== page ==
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Last Updated: Monday, 14 November 2005, 00:07 GMT
Mothers 'were right' over colds
sneezing fit
Many working days are lost to colds
If your mother always warned you to wrap up warm to avoid catching a cold, it seems she may have had a point.

Scientists say they have the first proof that there really is a link between getting cold and catching one.

Staff at the Common Cold Centre in Cardiff took 180 volunteers and asked half of them to keep their bare feet in icy water for 20 minutes.

They found 29% developed a cold within five days, compared with only 9% in the control group not exposed to a chill.

Mothers can now be confident in their advice to children to wrap up well in winter
Prof Ron Eccles, Common Cold Centre

Professor Ronald Eccles, director of the centre, said the study had shown, for the first time, a scientific link between chilling and viral infection - something previously dismissed by other studies.

"When colds are circulating in the community, many people are mildly infected but show no symptoms," Prof Eccles said.

"If they become chilled, this causes a pronounced constriction of the blood vessels in the nose and shuts off the warm blood that supplies the white cells that fight infection.

"The reduced defences in the nose allow the virus to get stronger and common cold symptoms develop.

"Although the chilled subject believes they have 'caught a cold' what has, in fact, happened is that the dormant infection has taken hold."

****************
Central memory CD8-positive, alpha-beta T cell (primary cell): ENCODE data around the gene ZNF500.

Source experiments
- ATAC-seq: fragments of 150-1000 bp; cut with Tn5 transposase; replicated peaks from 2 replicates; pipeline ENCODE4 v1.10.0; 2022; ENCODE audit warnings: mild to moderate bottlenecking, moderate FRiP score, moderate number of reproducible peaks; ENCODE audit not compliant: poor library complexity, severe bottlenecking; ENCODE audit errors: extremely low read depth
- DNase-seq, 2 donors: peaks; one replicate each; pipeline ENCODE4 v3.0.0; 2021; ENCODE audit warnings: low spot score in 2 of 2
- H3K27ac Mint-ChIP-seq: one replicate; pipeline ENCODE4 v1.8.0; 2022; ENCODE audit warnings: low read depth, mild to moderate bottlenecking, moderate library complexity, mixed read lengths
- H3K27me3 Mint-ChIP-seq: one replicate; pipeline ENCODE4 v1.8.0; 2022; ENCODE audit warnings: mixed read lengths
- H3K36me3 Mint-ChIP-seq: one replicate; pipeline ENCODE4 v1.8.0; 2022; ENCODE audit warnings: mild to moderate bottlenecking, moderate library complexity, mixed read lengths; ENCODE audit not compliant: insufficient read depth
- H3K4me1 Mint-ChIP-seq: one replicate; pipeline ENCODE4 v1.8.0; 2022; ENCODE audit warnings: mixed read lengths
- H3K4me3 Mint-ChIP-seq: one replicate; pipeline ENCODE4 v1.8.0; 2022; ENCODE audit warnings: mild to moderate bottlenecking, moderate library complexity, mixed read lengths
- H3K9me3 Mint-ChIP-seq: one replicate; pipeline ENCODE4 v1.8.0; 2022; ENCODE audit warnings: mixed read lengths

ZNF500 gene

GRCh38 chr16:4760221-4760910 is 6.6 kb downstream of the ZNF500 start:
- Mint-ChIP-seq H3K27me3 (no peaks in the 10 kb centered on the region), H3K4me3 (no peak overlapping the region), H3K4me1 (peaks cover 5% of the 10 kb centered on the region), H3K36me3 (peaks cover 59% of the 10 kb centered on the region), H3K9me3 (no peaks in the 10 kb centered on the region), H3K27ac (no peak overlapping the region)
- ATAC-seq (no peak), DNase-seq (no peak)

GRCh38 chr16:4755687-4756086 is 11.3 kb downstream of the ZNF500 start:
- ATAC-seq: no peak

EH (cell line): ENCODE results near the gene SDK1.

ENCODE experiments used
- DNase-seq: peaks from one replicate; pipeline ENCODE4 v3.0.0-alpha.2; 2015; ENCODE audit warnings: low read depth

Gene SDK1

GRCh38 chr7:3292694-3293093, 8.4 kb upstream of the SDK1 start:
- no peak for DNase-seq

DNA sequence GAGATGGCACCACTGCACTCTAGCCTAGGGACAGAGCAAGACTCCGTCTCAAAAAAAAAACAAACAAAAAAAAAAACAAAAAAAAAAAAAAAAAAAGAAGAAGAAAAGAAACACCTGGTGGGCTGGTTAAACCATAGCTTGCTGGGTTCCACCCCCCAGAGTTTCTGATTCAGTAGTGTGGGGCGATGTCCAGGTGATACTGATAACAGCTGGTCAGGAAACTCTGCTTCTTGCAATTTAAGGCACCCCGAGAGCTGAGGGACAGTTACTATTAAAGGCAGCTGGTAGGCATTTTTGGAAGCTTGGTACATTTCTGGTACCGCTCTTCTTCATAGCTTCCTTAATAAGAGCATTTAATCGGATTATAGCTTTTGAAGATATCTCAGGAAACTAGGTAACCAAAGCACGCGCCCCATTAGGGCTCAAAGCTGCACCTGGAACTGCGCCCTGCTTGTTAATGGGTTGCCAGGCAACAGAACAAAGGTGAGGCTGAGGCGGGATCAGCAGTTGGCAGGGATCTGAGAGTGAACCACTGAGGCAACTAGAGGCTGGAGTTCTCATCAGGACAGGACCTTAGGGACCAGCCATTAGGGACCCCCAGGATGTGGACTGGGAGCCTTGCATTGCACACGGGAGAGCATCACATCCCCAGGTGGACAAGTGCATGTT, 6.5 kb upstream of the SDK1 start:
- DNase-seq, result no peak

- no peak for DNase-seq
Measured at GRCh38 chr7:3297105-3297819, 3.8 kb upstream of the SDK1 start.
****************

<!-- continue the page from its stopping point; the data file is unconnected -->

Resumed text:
The Common Cold Centre, at Cardiff University, is the world's only centre dedicated to researching and testing new medicines for the treatment of flu and the common cold.

The volunteers in the study were recruited during the peak common cold season - October to March.

Cold noses

While half sat with their feet in chilled in ice-cold water for 20 minutes the others had their feet in an empty bowl.

The research findings published in the medical journal, Family Practice say the fact that common colds are more prevalent in the winter could be related to an increased incidence of chilling causing more clinical colds.

But another explanation could be our noses are colder in winter.

"A cold nose may be one of the major factors that causes common colds to be seasonal," Prof Eccles explained.

"When the cold weather comes, we wrap ourselves up in winter coats to keep warm, but our nose is directly exposed to the cold air.

"Cooling of the nose slows down clearance of viruses from the nose and slows down the white cells that fight infection.

"Mothers can now be confident in their advice to children to wrap up well in winter."


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